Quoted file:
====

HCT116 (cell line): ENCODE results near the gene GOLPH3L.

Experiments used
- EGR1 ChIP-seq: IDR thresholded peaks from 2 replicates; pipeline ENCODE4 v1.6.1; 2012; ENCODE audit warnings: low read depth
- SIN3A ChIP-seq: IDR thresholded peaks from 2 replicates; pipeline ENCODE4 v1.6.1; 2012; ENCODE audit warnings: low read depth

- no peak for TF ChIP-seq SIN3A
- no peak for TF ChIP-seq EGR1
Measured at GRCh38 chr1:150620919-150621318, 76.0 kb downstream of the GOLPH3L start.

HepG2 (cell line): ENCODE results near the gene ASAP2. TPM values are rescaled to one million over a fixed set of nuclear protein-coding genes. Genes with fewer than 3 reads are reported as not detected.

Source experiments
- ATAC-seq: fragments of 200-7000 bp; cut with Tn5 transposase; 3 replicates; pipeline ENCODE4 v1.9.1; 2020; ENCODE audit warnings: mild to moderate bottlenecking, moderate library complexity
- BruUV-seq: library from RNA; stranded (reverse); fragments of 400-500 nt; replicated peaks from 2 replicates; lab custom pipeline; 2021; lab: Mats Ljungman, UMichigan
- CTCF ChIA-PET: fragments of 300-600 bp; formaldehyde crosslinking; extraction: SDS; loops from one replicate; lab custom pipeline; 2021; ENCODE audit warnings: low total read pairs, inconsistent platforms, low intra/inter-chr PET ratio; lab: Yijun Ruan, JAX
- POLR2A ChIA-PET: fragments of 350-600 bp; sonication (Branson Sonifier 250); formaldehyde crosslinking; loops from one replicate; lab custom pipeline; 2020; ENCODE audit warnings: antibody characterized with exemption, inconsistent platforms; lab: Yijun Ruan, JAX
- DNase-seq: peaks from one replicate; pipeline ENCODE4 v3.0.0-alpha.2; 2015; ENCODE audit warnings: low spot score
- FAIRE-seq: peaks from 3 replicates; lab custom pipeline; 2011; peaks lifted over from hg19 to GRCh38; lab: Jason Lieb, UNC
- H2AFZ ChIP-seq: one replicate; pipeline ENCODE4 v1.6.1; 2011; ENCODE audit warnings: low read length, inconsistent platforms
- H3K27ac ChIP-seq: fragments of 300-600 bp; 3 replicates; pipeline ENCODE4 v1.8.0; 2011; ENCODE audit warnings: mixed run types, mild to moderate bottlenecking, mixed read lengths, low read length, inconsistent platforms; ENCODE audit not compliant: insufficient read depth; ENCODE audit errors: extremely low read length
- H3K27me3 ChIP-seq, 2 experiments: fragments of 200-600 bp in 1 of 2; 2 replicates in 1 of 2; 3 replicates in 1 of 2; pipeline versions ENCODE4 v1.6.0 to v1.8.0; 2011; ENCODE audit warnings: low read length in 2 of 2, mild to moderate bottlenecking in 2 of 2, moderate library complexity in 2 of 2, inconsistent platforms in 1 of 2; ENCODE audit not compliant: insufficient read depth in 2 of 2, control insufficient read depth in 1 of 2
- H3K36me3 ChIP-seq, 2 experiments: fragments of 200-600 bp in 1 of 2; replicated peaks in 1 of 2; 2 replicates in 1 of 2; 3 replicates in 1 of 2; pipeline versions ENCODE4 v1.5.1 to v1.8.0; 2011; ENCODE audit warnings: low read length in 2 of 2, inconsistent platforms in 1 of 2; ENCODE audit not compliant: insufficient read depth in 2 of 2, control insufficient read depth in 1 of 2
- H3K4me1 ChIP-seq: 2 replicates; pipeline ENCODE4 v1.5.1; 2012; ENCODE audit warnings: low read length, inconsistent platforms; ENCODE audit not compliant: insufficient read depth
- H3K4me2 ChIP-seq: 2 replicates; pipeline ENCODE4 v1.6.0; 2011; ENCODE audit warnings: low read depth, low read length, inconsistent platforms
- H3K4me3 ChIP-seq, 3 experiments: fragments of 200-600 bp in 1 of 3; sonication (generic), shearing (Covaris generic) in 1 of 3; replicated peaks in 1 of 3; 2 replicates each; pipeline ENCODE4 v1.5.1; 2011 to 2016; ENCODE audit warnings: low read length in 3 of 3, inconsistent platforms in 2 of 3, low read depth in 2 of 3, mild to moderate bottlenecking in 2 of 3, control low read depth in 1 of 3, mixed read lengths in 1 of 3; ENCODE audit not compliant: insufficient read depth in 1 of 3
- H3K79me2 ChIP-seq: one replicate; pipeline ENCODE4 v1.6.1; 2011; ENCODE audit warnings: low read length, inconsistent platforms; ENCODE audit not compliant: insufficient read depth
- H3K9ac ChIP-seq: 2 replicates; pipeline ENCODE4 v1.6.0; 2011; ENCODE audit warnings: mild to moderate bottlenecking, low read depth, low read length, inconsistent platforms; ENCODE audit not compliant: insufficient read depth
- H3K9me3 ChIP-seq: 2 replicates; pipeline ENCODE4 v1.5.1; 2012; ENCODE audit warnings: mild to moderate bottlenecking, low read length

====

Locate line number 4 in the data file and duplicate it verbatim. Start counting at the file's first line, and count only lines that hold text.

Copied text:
- SIN3A ChIP-seq: IDR thresholded peaks from 2 replicates; pipeline ENCODE4 v1.6.1; 2012; ENCODE audit warnings: low read depth